A first look at TouchPal keyboard for iOS 8

TouchPal 1

I’ve gone through a handful of the most popular third-party keyboards for iOS 8 and each one has a little special something that makes it stand out from the rest. We’re not talking about simple color changes (although I do like those), but real functions that push them beyond the norm.

TouchPal Keyboard is another such app that promises unique functionality and delivers the goods. Whether you prefer tapping or swiping, this is a well-rounded keyboard with plenty of useful features.

The design of this keyboard layout is more akin to Apple’s in that the keys are Chiclet style instead of strung together. You can access the number pad by switching the key display, or you can select a number or symbol by swiping upward or downward from a specific key. Some numbers and symbols are displayed right on the letter keypad, making it very easy for you to be able to see what you want to use.

TouchPal 3

For example, swipe upward on the “U” key to type the number 7. If you wish to see more letter options (like û, ü, or ù), drag your finger downward slightly on the letter to call up the available options. You can also hold your finger on the key until they appear.

This is a swipe-based keyboard, so you can drag your finger across the screen to create words. The technology worked smoothly. However, I noticed that the auto-correct was only accurate about 70 percent of the time and the predictive typing didn’t really meet my expectations.

The app has a very strange way of adding text to the screen. When you swipe or tap a word, nothing appears on the document until you tap the space bar. Your typed word appears in the predictive text spot just above the keyboard, alongside the word the app thinks you meant and one other suggested word. However, it won’t show up in the document until you’ve hit the space bar.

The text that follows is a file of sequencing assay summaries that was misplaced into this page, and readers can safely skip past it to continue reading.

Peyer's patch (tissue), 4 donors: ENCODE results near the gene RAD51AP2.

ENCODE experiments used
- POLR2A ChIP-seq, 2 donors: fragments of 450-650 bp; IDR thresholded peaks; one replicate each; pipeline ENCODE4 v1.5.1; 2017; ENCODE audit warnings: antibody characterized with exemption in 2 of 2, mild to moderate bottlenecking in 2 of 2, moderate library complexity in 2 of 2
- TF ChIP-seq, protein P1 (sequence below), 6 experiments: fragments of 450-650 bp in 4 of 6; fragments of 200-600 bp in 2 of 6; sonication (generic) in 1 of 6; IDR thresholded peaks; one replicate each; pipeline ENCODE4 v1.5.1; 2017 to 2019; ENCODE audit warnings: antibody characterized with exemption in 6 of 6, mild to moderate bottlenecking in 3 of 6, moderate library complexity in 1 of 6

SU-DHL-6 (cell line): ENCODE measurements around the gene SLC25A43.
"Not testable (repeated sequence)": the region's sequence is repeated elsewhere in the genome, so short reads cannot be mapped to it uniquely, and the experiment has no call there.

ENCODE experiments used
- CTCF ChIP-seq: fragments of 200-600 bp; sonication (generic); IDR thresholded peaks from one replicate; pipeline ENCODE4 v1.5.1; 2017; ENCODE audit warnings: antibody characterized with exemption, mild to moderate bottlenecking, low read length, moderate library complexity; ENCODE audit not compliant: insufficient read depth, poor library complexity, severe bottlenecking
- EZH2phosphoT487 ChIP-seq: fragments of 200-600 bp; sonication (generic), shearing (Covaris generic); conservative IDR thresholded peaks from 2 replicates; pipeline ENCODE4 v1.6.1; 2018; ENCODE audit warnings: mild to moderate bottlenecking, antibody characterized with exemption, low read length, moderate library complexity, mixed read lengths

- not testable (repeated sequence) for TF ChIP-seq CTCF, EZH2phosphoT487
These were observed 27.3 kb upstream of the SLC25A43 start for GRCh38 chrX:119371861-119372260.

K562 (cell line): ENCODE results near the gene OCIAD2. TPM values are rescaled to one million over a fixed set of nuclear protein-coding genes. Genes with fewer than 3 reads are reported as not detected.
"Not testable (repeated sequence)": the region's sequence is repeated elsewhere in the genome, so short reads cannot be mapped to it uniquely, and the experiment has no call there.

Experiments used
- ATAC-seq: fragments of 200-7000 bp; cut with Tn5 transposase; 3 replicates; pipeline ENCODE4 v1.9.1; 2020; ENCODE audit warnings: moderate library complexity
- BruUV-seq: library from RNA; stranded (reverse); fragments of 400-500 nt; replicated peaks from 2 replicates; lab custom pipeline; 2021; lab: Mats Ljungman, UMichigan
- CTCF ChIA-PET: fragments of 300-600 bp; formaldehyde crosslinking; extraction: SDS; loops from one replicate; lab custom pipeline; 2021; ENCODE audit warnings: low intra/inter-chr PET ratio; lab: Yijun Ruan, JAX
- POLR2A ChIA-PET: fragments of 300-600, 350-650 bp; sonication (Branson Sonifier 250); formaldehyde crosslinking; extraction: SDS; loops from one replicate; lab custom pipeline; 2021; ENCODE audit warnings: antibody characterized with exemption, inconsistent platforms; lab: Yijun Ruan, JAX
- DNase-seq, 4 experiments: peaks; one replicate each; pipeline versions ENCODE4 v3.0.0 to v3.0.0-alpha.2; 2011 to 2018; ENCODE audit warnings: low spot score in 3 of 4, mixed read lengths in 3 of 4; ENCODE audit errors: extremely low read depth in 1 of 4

Additionally, there appears to be a glitch that won’t allow you to switch keyboards. Once TouchPal is set as your default, you must manually change it by going back into your Settings app and remove it from your list of default keyboards.

TouchPal 2

What makes this app special is that it has direct access to hundreds of emoticons. You don’t have to switch default keyboards out or tap through a bunch of stuff. The emoji access is right on the tab key. Simply hold the key down until it switches to the emoji keypad.

Probably my favorite part of this app is that it has eight brightly colored keyboards. TouchPal has all the candy-coated keyboards, and I love how fun they look.

Comparatively, TouchPal and Swype are very similar when it comes to what they feature. However, from my experience, Swype was much better at auto-correct and predictive typing. Plus, I really didn’t like the way words don’t appear on the document until after hitting the space bar .

Basically, if you don’t want to fork over the $0.99 for Swype, this is the next best thing. Plus, if you use emoticons fairly often, this might be the better choice for you since it is easier to access them than any other third-party keyboard I’ve tested so far.

TouchPal Keyboard is available on the iPhone, iPad, and iPod touch for free. Download it in the App Store today.

Check out these other iOS 8 keyboard apps